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The Dangers of Teenagers and Smoking

Despite dozens of studies and decades of research proving the hazards of smoking, it is still remarkably common to see someone lighting up a cigarette on the streets of Bangkok. Tobacco is plentiful in Thailand and, compared to most Western countries, staggeringly cheap. It’s also more tolerated in public places than in the European Union or North America. Although lighting up is still strictly forbidden in public transportation or restaurants, it’s not uncommon to see people having a smoke in bars, clubs or lounges. And unlike some countries, smoking is still seen as generally socially acceptable.

The danger of this is that it’s all too easy for teenagers in Bangkok to get ahold of cigarettes and start smoking. Once they do, it’s a whole lot harder to stop. If you suspect that your teen might be doing so, it’s important to take them aside and remind them of just how serious the health risks are. Here are some of the facts:

  • Smoking increases the risk of heart disease. By damaging and narrowing blood vessels, smoking raises blood pressure and can lead to blood clots and coronary failure. Even if your teen is only an occasional smoker, they’re still at risk. Smokers who go through less than five cigarettes a day can still suffer early heart problems.
  • Smoking increases the risk of lung cancer. Roughly 90 percent of all lung cancer deaths are a direct result of smoking. To put that in perspective, lung cancer kills more women each year than breast cancer. Smoking also leads to other crippling lung conditions, including chronic bronchitis and emphysema. As if that weren’t bad enough, smoking increases the risk of just about every other kind of cancer as well.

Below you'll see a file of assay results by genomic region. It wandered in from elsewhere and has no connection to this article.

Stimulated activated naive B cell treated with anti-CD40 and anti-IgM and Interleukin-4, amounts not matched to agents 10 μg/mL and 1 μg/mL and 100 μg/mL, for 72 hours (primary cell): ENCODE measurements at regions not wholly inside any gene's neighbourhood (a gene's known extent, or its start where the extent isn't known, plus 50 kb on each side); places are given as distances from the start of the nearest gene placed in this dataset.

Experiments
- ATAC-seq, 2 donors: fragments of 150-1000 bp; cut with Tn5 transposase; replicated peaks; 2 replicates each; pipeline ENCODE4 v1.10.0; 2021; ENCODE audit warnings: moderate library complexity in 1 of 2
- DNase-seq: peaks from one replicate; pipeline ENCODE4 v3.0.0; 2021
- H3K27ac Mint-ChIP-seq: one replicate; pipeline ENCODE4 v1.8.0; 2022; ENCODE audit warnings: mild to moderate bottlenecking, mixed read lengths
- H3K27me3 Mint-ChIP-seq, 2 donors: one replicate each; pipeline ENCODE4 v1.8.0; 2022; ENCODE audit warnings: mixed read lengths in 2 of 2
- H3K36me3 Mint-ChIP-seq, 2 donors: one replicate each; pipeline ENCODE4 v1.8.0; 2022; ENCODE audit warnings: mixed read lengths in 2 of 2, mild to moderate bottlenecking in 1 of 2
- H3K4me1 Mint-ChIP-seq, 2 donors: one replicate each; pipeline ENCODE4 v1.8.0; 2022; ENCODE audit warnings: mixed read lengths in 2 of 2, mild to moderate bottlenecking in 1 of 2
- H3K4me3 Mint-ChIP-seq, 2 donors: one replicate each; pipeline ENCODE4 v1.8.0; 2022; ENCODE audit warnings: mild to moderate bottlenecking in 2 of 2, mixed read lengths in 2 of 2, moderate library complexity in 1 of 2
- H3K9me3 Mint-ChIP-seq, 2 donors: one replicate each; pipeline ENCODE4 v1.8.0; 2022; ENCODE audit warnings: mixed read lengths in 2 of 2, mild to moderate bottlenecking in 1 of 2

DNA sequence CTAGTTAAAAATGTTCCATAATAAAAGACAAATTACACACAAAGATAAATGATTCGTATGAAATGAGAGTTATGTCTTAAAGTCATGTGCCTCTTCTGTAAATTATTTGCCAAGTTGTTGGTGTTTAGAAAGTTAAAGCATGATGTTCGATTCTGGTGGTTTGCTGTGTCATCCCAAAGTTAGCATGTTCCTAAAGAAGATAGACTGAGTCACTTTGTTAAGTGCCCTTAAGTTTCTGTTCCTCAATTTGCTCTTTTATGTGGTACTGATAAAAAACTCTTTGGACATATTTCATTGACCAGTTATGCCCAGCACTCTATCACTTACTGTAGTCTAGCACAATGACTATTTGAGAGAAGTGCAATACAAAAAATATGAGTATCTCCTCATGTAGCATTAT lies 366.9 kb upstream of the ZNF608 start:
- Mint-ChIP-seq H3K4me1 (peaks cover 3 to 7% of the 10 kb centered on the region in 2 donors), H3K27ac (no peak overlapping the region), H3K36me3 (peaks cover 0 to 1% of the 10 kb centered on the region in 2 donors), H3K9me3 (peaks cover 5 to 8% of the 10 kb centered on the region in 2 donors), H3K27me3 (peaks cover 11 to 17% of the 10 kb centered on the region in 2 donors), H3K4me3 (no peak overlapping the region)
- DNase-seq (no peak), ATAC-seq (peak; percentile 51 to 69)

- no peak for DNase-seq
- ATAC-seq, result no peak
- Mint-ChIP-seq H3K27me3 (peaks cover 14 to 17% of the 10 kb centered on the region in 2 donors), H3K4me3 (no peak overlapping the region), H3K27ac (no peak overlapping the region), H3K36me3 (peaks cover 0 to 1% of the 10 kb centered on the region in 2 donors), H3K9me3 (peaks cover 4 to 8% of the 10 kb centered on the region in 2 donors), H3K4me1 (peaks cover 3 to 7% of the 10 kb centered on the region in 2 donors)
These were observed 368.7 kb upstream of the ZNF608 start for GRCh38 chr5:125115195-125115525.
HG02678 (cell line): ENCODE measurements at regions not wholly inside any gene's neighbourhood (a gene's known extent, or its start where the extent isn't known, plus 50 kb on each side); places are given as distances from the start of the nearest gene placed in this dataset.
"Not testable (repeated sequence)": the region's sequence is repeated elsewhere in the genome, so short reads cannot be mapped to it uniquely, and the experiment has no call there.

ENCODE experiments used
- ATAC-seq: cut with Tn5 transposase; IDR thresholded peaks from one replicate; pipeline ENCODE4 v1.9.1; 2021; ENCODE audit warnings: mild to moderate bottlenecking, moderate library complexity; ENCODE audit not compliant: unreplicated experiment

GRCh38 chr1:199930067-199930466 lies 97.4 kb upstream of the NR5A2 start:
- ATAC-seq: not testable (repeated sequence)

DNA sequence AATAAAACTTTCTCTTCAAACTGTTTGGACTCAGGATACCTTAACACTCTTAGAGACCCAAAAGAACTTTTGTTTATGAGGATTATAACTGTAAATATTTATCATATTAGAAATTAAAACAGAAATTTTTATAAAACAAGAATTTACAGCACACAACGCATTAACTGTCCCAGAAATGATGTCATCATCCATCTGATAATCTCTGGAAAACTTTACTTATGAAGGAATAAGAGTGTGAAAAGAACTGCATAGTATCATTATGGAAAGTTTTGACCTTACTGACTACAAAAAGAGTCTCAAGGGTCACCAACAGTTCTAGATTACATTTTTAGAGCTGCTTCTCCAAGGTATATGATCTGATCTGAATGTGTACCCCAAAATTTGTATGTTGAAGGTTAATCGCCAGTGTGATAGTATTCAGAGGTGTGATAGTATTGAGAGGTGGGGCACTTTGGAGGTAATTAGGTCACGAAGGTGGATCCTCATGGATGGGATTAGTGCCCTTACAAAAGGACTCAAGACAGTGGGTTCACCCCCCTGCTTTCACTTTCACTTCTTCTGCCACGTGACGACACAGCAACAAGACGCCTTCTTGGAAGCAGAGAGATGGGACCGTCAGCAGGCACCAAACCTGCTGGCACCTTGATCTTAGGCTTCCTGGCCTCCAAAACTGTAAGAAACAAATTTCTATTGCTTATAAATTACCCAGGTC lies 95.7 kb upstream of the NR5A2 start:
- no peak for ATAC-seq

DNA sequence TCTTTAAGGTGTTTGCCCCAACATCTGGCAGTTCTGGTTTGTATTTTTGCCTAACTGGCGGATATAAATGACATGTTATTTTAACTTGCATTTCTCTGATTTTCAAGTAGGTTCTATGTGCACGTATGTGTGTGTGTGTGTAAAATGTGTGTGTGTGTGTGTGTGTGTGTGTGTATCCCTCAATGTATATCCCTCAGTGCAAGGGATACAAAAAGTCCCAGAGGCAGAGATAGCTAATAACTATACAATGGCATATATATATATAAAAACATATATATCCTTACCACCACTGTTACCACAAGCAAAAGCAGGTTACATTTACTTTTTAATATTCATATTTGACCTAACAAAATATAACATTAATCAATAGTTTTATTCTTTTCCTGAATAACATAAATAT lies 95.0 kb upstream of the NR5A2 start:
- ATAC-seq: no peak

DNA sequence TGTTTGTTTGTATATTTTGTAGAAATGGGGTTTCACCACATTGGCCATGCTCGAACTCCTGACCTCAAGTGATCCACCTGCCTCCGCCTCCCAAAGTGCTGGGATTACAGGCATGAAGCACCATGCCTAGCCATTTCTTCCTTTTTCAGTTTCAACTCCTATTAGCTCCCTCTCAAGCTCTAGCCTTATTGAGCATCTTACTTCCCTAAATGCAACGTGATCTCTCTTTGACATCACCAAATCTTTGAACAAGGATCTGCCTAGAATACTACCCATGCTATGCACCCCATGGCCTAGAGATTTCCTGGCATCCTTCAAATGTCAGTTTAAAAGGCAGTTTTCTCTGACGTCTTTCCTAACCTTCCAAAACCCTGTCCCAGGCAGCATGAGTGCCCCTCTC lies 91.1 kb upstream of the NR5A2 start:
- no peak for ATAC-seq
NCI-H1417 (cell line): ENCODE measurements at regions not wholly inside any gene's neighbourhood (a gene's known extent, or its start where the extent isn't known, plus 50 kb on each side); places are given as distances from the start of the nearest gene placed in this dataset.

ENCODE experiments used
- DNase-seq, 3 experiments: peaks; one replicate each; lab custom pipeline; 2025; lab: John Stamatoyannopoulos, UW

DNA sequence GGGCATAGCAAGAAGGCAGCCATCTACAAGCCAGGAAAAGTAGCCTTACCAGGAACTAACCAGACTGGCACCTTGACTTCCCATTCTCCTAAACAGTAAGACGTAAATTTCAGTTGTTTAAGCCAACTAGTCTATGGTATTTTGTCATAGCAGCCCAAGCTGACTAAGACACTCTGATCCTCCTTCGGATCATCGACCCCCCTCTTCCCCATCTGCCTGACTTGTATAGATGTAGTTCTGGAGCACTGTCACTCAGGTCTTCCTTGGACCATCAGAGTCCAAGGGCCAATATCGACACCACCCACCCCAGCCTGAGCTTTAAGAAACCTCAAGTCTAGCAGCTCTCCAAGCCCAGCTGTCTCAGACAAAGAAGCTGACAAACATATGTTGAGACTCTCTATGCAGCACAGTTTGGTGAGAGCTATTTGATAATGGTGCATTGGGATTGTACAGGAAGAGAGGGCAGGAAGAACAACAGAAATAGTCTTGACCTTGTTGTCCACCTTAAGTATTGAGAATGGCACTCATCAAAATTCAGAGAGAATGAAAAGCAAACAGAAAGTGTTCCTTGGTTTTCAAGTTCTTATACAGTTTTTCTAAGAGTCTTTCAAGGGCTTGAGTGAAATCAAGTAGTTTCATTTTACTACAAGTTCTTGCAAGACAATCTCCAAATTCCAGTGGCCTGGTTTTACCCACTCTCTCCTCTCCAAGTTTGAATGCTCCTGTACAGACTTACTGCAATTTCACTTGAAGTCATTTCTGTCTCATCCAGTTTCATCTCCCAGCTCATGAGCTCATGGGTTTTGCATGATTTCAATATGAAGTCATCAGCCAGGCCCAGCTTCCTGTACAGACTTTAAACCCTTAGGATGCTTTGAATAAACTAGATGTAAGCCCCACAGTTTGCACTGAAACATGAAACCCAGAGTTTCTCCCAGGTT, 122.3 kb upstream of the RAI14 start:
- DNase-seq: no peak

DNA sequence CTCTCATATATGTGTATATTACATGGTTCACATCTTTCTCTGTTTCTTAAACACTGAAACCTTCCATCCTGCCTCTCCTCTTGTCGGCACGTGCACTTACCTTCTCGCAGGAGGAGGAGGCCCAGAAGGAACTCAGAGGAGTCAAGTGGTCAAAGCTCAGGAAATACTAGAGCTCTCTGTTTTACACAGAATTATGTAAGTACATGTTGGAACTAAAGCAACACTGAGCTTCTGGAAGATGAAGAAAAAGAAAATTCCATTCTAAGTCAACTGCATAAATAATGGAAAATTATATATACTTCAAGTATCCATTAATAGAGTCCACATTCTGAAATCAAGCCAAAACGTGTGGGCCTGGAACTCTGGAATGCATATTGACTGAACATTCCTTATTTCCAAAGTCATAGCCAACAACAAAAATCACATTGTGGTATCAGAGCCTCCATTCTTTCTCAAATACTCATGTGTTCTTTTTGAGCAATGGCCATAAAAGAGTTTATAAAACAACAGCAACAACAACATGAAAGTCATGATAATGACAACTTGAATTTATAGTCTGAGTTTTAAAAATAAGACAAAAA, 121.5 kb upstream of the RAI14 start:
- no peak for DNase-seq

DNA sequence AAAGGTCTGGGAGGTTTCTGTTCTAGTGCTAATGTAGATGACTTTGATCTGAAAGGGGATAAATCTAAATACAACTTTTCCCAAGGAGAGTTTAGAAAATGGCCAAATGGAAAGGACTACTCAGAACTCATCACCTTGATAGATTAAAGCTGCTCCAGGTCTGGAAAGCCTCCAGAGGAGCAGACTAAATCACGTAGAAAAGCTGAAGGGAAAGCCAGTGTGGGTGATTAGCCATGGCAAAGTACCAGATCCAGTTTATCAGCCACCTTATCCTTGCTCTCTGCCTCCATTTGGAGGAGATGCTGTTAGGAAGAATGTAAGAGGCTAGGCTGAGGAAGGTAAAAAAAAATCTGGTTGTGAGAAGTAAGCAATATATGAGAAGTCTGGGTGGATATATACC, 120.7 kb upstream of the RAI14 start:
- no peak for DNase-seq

• Smoking increases the risk of a stroke. Blood clots and constricted vessels can also result in a stroke, another leading cause of death.
  • There are over 4,000 chemicals in cigarette smoke, many of them toxic or carcinogenic. Your teen may think that they’re immune to addiction or that smoking one or two cigarettes won’t make a difference. However, the chemical components in cigarettes are designed to be both psychologically and physically addictive — and they aren’t always easy to resist.
  • Smoking causes more deaths each year than alcohol, firearm-related accidents, motor vehicle accidents and HIV/AIDS combined. That statistic alone should be enough to make your teenager think twice before starting to take their first drag.
  • Smoking hookah is even worse than smoking cigarettes. Although it may smell sweet and fruity, hookahs or shishas are no less dangerous. According to the Mayo Clinic, “The tobacco is no less toxic in a hookah pipe, and the water in the hookah does not filter out the toxic ingredients in the tobacco smoke. Hookah smokers may actually inhale more tobacco smoke than cigarette smokers do because of the large volume of smoke they inhale in one smoking session, which can last as long as 60 minutes.” Make sure your teen knows that before the next time they head over to Nana with friends.

By Yada Louischaroen, a specialist in Pulmonary Care at Samitivej Sukhumvit Hospital

Editor’s note: This article is sponsored content from Samitivej International Children’s Hospital, and it is reprinted here with permission of the hospital.

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